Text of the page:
Day 1 of the P.E.I. Vax Pass is in the books — here's how it went

With day one of the P.E.I. Vax Pass over, some businesses and customers say it went better than expected. 

Essential services, like grocery stores, pharmacies and hairdressers are excluded from the Vax Pass program.

John MacFarlane says he feels more comfortable with Vax Pass rules in place — especially going to places that are a little congested. (Steve Bruce/CBC )

With day one of the P.E.I. Vax Pass over, some businesses and customers say it went better than expected, while others say there's been some issues. 

At Receiver Coffee in Charlottetown, customers like John MacFarlane said it was quick, easy and well worth it. 

"I think it's good. I think it'll hopefully encourage more people to get vaccinated, and make everyone else feel more comfortable that everyone around them is vaccinated," MacFarlane said. 

Amy McLean says it took no time to print out her vaccine record. (Steve Bruce/CBC)

Another customer, Amy McLean, said she was just doing her part in getting things back to normal.

"I definitely felt a little bit safer having my mask off, where before there was some times I would take my mask off and you're not sure who's vaccinated, who's not vaccinated," she said. 

Starting Tuesday, Islanders need to show proof of vaccination to get into non-essential businesses and events.  A government-issued record of vaccination along with a drivers licence, for example, will work. 

'Hopefully things will change'

Gyms are also on the list of businesses where you need to show your vaccination record. 

In just the last 24 hours, Atlantic Fitness Centre has lost several members who aren't vaccinated. (Steve Bruce/CBC)

The day ran relatively smoothly at the Atlantic Fitness Centre in Charlottetown, says co-owner Chris MacPhee — although not all of his customers were happy with the new rule, and it's led to people dropping memberships.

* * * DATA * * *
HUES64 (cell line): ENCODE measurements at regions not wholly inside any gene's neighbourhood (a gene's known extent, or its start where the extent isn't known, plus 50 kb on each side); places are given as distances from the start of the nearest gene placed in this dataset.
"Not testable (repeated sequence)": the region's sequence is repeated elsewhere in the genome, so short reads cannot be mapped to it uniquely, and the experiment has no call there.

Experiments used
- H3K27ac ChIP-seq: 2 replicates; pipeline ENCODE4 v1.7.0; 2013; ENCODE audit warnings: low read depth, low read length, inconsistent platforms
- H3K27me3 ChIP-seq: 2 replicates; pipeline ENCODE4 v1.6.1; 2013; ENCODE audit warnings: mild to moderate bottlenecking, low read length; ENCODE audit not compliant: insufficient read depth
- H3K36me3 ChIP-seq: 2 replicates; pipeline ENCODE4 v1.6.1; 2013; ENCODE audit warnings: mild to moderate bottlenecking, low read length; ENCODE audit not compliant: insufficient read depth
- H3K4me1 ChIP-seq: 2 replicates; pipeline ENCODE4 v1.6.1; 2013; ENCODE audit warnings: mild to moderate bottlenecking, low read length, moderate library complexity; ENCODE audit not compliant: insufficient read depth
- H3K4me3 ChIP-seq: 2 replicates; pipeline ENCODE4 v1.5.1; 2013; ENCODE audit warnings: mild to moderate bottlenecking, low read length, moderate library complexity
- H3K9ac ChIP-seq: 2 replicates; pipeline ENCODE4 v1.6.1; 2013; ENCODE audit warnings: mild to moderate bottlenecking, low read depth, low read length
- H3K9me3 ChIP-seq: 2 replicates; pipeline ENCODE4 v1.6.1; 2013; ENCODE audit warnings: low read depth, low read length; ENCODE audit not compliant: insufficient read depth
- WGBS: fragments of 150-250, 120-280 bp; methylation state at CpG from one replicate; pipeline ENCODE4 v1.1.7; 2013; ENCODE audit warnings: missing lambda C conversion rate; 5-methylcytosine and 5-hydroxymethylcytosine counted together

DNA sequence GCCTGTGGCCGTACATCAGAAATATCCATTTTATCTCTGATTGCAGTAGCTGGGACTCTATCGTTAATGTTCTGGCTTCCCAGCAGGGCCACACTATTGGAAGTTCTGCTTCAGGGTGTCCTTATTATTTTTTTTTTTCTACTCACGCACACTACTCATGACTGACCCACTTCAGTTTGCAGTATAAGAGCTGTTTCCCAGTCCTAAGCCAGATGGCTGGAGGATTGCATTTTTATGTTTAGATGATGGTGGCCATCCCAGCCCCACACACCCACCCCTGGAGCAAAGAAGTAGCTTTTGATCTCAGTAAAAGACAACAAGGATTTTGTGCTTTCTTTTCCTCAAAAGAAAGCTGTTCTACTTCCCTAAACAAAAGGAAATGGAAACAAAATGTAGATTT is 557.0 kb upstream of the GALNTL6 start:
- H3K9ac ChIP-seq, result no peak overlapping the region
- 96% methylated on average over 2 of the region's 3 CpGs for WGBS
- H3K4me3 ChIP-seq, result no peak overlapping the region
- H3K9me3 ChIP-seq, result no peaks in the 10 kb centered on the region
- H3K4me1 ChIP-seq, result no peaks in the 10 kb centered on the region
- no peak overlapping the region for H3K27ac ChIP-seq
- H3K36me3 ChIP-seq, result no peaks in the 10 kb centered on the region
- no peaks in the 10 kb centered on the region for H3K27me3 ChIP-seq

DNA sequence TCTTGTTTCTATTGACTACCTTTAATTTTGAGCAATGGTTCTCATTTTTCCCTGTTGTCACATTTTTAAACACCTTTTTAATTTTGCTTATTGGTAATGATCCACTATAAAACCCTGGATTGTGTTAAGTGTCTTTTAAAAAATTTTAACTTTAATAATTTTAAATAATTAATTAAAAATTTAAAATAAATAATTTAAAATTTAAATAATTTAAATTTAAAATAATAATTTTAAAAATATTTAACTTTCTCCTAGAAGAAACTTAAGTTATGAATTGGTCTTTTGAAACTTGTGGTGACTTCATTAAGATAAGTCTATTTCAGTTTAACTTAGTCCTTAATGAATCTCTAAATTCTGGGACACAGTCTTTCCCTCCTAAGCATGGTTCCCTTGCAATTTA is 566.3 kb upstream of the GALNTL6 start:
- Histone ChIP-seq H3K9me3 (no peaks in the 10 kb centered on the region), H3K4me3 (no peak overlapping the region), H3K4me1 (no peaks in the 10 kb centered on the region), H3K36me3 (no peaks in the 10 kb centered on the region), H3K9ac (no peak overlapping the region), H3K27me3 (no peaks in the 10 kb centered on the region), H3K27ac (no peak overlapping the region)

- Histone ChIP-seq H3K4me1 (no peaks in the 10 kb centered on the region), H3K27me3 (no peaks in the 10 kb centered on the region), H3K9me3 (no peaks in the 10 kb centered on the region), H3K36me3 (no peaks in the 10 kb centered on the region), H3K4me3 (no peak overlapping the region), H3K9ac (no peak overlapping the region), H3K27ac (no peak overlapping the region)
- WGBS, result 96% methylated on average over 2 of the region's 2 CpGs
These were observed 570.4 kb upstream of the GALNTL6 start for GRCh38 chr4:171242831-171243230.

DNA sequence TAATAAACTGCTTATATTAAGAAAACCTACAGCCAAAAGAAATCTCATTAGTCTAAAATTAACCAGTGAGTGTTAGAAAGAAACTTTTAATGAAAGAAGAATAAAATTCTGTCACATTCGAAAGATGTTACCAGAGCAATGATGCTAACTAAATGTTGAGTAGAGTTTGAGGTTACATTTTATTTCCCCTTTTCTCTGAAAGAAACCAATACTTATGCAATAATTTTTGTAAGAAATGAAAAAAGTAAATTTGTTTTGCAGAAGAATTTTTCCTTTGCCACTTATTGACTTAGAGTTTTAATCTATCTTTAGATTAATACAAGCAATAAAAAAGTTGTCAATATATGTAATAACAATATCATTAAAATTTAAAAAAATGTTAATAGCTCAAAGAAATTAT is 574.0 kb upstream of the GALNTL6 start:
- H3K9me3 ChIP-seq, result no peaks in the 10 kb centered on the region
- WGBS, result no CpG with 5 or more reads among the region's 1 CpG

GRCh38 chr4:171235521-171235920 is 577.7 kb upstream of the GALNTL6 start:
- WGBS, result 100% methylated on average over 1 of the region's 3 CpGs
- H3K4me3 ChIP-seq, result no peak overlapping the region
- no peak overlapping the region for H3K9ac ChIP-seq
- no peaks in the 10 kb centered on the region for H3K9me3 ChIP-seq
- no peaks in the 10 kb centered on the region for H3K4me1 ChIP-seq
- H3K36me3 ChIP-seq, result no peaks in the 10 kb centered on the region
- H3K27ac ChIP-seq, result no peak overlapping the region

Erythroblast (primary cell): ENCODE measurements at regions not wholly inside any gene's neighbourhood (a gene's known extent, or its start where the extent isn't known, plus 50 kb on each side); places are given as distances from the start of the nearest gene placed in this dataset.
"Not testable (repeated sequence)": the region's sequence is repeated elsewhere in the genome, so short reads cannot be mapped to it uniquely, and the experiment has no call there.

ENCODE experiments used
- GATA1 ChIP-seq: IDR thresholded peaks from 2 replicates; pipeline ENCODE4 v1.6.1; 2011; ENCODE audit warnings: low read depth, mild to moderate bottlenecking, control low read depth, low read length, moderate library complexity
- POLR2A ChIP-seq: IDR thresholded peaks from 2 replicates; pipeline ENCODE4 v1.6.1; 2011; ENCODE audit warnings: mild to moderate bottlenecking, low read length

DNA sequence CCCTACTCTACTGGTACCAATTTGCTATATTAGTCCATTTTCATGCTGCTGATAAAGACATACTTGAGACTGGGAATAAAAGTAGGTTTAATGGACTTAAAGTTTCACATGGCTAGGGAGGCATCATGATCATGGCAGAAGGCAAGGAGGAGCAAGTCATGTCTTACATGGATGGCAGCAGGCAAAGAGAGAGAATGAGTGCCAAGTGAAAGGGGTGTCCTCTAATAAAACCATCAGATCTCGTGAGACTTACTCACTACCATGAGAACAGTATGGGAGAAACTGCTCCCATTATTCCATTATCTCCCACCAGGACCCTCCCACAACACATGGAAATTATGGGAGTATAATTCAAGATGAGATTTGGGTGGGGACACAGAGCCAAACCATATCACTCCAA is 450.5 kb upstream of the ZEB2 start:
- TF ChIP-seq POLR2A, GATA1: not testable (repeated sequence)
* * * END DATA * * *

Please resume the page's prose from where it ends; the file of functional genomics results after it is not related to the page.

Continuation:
"It's been significant, as far as the membership loss goes in the last 24 hours with it," he said.

"That's something we've prepared to deal with. We knew that was coming, and that's unfortunate, but hopefully things will change. Our doors [are] always open to have those people back in the future.

They've been asking members for proof of vaccines for a few days now. They record it in their system, and don't have to ask for it again. 

"It's kind of a necessary evil unfortunately," he said. "We knew we were going to have to do this, and you have to think a little bigger than yourselves in these situations." 

A few bumps in the road

Over at Kettle Black, another coffee shop in Charlottetown, co-owner Tatiana Zharkikh said the first day had some hiccups. 

Tatiana Zharkikh wishes businesses got a little more time to prepare for the new rule. (Steve Bruce/CBC)

One customer, unaware of the new rule, got angry, yelled and stormed out, she said. 

Several others were caught off guard, and staff had to show them how to find their vaccination record online — slowing down business.

She would have appreciated more time to get ready for the new rule, she said. 

"I feel it was a bit rushed," she said. 

"I don't think we had enough time. I know there are resources, email and everything, but when you're a small business you're going through so many things. And sometimes it's very hard to stay on top of something."

With files from Steve Bruce